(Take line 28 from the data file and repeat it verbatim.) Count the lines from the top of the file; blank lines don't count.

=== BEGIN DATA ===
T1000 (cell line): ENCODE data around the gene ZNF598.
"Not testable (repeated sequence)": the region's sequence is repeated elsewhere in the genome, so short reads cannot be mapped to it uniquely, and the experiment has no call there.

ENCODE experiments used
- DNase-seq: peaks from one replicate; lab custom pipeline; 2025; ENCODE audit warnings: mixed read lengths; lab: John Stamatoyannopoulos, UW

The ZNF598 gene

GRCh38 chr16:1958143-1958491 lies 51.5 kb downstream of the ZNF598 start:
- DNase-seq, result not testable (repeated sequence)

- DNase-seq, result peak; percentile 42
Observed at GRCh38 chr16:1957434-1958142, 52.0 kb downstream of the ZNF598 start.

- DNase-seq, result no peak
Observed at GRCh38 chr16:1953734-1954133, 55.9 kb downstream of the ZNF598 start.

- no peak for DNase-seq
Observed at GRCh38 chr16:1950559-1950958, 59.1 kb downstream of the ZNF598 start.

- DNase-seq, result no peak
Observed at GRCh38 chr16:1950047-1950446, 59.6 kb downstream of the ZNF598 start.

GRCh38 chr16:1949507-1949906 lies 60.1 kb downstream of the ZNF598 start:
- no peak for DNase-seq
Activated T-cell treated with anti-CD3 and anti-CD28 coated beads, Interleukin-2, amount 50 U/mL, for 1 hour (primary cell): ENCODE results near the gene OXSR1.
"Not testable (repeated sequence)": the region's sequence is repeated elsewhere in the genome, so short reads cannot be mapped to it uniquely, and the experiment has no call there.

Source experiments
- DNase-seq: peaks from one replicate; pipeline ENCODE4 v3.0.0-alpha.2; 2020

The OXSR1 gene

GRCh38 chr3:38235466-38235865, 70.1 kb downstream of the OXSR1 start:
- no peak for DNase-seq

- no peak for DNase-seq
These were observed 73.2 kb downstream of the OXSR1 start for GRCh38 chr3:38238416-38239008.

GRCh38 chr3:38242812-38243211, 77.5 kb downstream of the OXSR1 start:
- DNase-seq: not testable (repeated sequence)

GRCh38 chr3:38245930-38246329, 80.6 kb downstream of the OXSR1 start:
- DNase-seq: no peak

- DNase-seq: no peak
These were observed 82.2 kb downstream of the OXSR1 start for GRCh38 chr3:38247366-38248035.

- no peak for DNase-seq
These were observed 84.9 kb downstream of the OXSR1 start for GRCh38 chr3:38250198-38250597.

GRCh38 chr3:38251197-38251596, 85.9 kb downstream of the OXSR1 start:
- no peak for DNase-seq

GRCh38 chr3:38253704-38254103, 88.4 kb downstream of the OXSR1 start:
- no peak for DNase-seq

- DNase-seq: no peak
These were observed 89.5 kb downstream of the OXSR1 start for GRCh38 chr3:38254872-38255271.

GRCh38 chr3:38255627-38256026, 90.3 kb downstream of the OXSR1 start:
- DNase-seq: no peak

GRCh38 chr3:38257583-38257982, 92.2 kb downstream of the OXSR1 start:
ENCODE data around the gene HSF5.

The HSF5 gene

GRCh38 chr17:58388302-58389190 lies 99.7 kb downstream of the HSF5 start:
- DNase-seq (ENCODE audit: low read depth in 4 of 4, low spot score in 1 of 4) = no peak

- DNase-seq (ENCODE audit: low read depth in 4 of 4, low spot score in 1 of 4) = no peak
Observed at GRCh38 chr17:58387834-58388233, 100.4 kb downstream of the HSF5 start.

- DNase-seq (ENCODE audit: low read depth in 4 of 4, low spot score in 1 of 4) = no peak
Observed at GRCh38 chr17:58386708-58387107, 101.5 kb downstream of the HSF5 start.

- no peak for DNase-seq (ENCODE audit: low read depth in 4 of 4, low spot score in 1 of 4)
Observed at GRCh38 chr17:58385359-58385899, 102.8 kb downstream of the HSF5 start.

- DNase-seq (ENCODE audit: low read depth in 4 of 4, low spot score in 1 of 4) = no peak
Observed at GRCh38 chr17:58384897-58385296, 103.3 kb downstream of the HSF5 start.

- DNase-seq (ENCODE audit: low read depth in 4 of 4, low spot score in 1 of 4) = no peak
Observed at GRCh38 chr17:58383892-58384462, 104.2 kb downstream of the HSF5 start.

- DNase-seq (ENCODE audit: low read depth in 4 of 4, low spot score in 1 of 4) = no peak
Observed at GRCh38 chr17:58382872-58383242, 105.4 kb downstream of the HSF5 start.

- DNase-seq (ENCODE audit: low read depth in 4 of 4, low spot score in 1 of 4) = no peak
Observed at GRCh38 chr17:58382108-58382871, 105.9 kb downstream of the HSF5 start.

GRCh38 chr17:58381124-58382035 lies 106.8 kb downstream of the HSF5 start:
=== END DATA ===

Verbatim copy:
- DNase-seq: not testable (repeated sequence)